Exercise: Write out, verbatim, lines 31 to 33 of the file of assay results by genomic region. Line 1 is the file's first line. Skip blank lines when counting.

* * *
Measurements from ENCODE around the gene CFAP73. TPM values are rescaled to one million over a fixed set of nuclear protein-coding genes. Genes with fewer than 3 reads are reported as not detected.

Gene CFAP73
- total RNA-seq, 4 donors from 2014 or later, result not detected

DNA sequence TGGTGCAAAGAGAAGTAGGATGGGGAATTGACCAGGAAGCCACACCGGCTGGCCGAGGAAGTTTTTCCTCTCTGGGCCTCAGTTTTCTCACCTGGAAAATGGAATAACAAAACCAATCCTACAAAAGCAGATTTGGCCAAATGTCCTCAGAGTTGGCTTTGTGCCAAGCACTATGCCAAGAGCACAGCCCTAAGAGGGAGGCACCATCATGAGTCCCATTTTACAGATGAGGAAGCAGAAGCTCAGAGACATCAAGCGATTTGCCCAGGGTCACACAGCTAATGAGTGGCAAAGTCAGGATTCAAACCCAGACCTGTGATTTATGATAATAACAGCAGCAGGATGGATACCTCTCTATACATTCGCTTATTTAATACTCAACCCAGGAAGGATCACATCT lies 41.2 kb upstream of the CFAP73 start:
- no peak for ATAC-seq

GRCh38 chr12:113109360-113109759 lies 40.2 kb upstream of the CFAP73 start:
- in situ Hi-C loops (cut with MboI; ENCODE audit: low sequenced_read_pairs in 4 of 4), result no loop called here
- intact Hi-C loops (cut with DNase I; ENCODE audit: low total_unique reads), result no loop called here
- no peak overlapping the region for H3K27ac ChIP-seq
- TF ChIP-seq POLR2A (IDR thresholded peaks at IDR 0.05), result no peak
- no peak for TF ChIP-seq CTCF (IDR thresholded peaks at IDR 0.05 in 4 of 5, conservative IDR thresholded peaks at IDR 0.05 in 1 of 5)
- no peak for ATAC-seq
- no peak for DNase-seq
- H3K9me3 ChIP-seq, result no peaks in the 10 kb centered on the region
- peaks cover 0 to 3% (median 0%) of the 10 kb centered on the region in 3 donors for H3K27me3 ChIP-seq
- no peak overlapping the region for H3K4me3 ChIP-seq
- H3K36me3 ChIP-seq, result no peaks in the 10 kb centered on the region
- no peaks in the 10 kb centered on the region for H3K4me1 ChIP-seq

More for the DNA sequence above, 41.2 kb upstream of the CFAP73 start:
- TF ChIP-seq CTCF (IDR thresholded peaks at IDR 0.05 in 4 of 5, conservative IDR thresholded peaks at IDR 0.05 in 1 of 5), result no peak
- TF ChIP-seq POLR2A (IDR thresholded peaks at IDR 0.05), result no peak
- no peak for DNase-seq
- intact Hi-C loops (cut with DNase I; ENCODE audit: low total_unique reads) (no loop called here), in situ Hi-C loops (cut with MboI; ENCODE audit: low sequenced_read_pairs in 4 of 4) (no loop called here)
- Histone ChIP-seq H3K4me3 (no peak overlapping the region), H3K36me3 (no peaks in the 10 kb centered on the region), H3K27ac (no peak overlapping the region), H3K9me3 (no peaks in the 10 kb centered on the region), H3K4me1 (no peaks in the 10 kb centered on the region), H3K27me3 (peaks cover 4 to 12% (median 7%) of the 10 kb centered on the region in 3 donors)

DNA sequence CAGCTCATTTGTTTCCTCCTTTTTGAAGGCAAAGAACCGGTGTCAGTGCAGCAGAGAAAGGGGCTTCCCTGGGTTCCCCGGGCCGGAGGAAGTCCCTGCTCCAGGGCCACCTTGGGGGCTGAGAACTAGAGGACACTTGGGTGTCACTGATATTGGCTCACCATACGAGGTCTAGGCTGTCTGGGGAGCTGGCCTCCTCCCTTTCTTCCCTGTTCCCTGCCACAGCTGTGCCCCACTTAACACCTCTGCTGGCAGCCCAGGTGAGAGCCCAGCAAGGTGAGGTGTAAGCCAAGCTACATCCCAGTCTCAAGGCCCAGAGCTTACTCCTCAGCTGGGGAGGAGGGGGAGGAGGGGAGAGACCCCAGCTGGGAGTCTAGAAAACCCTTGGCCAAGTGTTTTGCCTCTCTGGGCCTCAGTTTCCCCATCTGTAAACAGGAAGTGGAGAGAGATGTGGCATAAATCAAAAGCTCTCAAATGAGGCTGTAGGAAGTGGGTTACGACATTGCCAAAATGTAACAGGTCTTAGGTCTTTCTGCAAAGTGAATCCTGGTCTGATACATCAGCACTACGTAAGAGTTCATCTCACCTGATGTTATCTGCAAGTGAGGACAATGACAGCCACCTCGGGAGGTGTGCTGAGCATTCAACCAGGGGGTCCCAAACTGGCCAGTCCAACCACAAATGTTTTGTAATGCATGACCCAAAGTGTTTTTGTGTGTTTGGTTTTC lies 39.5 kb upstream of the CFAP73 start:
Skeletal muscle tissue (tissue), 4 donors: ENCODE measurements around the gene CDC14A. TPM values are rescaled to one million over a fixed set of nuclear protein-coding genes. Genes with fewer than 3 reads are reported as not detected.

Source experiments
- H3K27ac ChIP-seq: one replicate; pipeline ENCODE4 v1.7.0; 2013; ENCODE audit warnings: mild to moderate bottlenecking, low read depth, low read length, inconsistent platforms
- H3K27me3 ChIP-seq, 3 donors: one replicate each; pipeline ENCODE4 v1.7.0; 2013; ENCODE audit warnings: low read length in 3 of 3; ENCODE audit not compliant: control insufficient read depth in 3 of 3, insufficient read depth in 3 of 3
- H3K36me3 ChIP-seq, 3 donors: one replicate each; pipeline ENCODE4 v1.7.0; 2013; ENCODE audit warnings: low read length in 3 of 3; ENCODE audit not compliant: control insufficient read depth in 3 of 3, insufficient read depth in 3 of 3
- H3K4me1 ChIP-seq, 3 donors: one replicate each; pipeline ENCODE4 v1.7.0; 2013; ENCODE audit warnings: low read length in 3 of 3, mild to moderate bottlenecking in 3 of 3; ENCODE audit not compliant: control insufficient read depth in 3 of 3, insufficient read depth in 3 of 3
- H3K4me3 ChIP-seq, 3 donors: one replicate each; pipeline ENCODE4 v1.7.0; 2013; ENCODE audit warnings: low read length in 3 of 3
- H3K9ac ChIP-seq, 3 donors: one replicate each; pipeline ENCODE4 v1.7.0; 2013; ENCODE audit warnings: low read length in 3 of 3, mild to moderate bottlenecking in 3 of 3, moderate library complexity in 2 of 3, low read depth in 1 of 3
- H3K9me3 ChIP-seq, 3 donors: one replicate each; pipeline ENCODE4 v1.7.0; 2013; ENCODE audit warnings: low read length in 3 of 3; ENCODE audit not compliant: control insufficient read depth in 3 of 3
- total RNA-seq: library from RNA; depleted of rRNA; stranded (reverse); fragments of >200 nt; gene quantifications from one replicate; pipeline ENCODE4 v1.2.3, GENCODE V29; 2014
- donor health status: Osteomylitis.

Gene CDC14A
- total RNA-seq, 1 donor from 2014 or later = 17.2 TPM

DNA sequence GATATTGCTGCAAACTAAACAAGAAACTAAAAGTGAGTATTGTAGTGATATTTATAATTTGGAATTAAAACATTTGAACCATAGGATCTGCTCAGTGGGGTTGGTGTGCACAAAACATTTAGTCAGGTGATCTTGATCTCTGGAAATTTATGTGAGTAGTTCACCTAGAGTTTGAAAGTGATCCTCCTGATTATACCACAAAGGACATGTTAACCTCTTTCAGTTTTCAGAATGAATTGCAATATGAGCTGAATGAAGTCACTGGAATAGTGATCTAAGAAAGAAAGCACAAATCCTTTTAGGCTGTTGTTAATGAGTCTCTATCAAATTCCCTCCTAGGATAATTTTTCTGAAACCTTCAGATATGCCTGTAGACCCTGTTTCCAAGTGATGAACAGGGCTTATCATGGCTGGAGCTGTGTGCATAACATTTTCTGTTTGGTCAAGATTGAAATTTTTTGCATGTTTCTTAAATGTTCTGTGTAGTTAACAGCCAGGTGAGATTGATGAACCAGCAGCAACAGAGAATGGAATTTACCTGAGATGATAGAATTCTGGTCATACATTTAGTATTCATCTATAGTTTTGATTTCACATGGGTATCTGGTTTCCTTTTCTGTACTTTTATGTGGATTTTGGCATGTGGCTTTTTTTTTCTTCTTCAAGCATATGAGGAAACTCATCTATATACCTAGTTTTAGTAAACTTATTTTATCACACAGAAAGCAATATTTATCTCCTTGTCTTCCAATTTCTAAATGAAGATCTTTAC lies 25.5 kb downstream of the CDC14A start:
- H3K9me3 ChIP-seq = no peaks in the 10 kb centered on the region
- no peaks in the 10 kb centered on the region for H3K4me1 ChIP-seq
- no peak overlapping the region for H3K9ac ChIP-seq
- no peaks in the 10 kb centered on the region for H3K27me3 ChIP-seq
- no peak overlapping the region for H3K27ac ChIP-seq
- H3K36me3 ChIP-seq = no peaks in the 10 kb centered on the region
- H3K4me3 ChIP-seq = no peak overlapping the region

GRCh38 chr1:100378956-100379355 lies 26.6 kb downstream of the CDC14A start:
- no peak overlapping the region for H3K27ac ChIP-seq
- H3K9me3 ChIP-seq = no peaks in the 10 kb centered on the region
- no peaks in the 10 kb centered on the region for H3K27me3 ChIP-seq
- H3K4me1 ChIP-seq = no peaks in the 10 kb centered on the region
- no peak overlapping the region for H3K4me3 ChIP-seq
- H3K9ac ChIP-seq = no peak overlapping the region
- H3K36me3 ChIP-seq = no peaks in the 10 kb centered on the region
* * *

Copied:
- H3K4me1 ChIP-seq, 3 donors: one replicate each; pipeline ENCODE4 v1.7.0; 2013; ENCODE audit warnings: low read length in 3 of 3, mild to moderate bottlenecking in 3 of 3; ENCODE audit not compliant: control insufficient read depth in 3 of 3, insufficient read depth in 3 of 3
- H3K4me3 ChIP-seq, 3 donors: one replicate each; pipeline ENCODE4 v1.7.0; 2013; ENCODE audit warnings: low read length in 3 of 3
- H3K9ac ChIP-seq, 3 donors: one replicate each; pipeline ENCODE4 v1.7.0; 2013; ENCODE audit warnings: low read length in 3 of 3, mild to moderate bottlenecking in 3 of 3, moderate library complexity in 2 of 3, low read depth in 1 of 3